Author’s note: In preparation for a documentary on Armand Merizon, ARMAND, which premiered in 2005, numerous interviews were held with the artist about his personal life, his artistic career, and his spiritual journey. At that time his wife, four children, ophthalmologist, artist friends, two gallery owners, and four patrons were also interviewed.

Several years later, in preparation for this book, ARMAND MERIZON: HIS LIFE AND ART, Merizon was interviewed eight more times along with his ophthalmologist, more artist friends, patrons, and one daughter. Quotes in the following section are derived from these interviews.

The house in the country provided a haven for the five children and their naturalist father. They thrived in this country environment and learned to respect nature.

Michele recalls: My father wasn’t an art teacher in the sense that I have all these children and they needed to be educated and trained in the arts. He was not like that. He was so absorbed in his work. What we learned in the arts was kind of like you breathe in the air. It’s right there and you learn it without knowing you’re learning (Dornbush/Zandstra Interview of Michele Merizon, 6-21-04).

Armand: Oh, just the joy of energy, alive, in anything that’s growing–––there’s ENERGY coming out of the earth. There’s energy in the sun, in the air. There’s energy in the wind. It’s all around us. Every bit of our living body is energy. And you can get a sense of energy and propulsion, zest with a lot of color (Dornbush/Zandstra Interview, 6-14-04).

René: He is a naturalist. Anything that came into our lives, whether it was a mouse in the house, a bat in the bedroom, or snake in the garden, it was always something to be looked at and observed, and to marvel at the coloration and how it flew or how a flower opened. It was all something that you respected. He reveres nature (Dornbush/Zandstra Interview, 6-23-04).

Dornbush/Zandstra Interview, 7-10-02

A man like Joseph Krutch to me is sort of a bridge between the three branches of Calvinism, Schopenhauer, and then the modern scientific course of psychology. . . What I appreciated of Krutch is the reverence with which he took nature, the profound respect. . .To me a man like Krutch and other naturalists was a bridge between the white man and this distant creature we call the American Indian in relation to this physical world we live on, this earth. You get what I mean? It's not a conscious compromise on Krutch's part, but he's rediscovering the earth we live on and he respects it with a reverence.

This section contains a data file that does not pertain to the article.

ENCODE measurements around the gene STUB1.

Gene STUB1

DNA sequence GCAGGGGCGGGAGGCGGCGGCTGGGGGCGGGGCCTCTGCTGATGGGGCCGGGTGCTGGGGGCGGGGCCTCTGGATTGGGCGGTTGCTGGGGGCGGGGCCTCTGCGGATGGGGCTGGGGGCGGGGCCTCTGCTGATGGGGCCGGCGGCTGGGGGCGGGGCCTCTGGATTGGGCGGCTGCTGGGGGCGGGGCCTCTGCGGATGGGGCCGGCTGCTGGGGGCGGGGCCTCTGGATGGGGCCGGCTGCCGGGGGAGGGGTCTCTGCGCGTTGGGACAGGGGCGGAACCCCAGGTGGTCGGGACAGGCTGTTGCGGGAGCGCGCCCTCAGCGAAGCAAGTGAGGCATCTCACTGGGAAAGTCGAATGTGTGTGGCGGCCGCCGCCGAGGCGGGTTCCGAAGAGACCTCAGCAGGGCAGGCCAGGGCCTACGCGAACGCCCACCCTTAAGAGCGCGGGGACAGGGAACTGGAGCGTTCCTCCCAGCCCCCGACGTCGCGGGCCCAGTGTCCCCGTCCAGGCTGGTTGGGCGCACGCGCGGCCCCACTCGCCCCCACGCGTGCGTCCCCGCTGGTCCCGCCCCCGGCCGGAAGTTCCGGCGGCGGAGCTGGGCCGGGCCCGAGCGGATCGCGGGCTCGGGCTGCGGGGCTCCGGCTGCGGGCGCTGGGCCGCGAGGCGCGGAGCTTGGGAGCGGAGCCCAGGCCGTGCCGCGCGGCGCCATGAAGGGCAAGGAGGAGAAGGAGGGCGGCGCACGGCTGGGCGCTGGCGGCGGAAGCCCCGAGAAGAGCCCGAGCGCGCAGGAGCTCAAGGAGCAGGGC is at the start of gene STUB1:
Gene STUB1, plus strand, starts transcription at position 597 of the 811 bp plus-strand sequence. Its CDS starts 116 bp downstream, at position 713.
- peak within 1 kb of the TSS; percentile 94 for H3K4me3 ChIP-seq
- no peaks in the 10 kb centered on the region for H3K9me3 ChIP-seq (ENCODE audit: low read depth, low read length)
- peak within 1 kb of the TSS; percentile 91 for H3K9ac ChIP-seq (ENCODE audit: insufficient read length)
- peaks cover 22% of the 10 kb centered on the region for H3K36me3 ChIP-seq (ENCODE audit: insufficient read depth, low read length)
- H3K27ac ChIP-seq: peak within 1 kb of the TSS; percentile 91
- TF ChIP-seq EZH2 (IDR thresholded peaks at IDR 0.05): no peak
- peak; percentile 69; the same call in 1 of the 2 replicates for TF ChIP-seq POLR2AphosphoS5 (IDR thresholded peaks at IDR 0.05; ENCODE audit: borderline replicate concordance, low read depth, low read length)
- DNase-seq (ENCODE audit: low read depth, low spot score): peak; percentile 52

Michele: He was very vocal about anything he noticed. ‘Look at the light on that. Look how the light is hitting that tree.’ How his mind was thinking artistically came out verbally.

Armand: “My instinct was to get out of the city, to get away from the parks, to some place quiet. So we’d go out by the tracks. It was a good place to paint and draw. And I would tell the children to look for this unique stone.” When it’s wet or polished it has a distinct mottled pattern composed of six-sided coral fossils. Finding one was an intriguing proposition—a treasure hunt for a Petoskey stone! Armand would give them a quarter for each one.

His children remember vividly those rock hunting excursions along the railroad tracks. Betty would pack a wonderful picnic lunch and off they’d go.

Aimé: We took off in our rusted dark-blue station wagon filled with five children, Mom, and Daddy—Daddy with his dark beard, white shirt open at the neck, and rolled-up sleeves, black hat set at an angle, and a stogie in his mouth. Eventually, turning off a gravel road, our car would bump along a faint lane that paralleled the railroad tracks. My dad gave out quarters if we found a Petoskey. We kids licked a lot of stones at the tracks (Dornbush/Zandstra Interview, 6-21-04).

Aimé: Another find would be an insect that looked like a thick weed. It had knobby joints connecting straw, stalky limbs. My Dad called it a walking stick...

Meanwhile, he’d paint while everyone waited for the sound of a train.

When a train came, we’d all move away from the tracks and get up on the bank and when the train was through we’d go back to examining Petoskey stones... 

Sometimes, as a special treat after being at the tracks, Daddy would stop at an old store, Snay’s Grocery, in Alaska, Michigan, and get us all an ice cream—a perfect ending to a lovely evening. When we got back to the city and turned down our street, we’d all yell out, ‘Turn off Daddy, turn off Daddy!’ and, if he was in just the right mood, he’d suddenly zoom past our house and we would all cheer and cruise around the block before finally coming home again (Aimé Merizon Eulogy, “Daddy Stories,” 4-7-10).

Because of those experiences the Merizon children grew up seeing the light, rhythm, and composition of nature through the eyes of an artist.